Invision.TV, a startup founded in late 2007 by former Time Warner Cable executive Derrick Frost, is trying to graft a television-surfing experience onto the Web.
Invision (a portmanteau of “Internet” and “television”) this week will debut its “Web-based video-discovery platform,” which Frost described as letting users browse a cable-style interactive program guide that pulls in content from all over the Internet.
“Given our cable background, we approached it from a TV perspective,” said Frost, who is Invision’s CEO.
The seven-employee Bethesda, Md.-based company is funded by Frost—formerly senior vice president of operations and engineering for Time Warner Cable’s broadband division—and Jeff King, who was president of the cable operator’s Road Runner high-speed Internet service.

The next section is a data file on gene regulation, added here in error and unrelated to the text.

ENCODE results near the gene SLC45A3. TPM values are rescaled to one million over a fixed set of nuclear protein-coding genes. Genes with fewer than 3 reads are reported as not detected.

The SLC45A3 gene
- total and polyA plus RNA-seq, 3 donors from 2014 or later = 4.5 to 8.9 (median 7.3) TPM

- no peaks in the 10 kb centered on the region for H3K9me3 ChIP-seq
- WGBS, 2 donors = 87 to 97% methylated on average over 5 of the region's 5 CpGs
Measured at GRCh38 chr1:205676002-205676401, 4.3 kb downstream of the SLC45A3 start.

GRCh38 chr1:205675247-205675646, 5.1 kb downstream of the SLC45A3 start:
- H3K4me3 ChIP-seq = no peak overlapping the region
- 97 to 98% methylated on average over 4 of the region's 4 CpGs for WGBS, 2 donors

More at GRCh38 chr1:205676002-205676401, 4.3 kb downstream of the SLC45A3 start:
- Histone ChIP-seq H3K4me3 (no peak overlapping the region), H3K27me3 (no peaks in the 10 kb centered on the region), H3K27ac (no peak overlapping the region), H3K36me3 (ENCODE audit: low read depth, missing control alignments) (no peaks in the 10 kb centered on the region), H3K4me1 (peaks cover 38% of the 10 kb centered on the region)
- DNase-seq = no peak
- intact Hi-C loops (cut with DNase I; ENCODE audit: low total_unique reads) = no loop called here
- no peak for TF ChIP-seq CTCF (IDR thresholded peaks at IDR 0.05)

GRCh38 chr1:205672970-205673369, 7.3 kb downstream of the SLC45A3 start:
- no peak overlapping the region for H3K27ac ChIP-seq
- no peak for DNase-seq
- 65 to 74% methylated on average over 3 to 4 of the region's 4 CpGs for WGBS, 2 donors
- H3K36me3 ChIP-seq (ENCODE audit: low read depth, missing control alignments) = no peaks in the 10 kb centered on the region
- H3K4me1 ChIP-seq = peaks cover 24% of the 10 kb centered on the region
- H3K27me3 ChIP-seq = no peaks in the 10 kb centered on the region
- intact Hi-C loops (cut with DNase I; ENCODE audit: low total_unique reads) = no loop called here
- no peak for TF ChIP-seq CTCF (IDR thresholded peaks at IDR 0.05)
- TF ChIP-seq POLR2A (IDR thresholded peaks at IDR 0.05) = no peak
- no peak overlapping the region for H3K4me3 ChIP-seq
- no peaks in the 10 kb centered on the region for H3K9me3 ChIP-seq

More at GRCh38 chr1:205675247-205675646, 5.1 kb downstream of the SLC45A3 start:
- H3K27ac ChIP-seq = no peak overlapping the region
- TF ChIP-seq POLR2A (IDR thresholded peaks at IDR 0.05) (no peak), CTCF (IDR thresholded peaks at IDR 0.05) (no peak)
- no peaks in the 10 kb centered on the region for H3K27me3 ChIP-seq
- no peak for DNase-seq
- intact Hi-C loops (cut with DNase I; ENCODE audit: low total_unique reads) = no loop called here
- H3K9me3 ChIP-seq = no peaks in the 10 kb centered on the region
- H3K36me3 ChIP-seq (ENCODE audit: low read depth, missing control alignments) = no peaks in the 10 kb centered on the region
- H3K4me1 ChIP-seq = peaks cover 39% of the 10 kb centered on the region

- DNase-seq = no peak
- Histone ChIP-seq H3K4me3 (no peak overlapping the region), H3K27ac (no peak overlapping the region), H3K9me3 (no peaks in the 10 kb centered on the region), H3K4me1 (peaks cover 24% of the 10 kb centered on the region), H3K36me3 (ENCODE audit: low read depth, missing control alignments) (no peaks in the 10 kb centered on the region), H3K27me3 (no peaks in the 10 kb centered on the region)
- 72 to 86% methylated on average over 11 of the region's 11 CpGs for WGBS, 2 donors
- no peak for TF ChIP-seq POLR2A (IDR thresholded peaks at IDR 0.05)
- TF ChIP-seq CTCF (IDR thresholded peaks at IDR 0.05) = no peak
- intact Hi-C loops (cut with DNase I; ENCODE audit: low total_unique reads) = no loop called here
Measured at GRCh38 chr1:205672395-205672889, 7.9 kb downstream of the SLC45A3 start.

Invision’s IPG presents a mosaic of thumbnail images of videos, culled from Hulu, YouTube, ESPN.com, HGTV.com and a host of other sites, organized into channels. Users can also search on keywords, as well as comment on, rate and share videos. The application runs on Amazon.com’s Web Services, which provides Internet bandwidth and storage to sites in an on-demand basis.
For now, Invision—in classic Internet-startup fashion—doesn’t have any revenue coming in.
The company hopes to land advertising dollars, but hasn’t approached any prospective sponsors yet. Frost’s other idea is to license the “Web IPG” to content owners, cable operators or other Internet service providers.
Frost contends that the idea is to pull in all Internet video (unlike sites like Hulu, which is focused on professionally produced material) and let users “discover” it in a TV-like way (unlike other video search engines).
“Our consumer experience is designed to take the known behaviors that work from TV, and extend and enhance them on the Internet,” he said.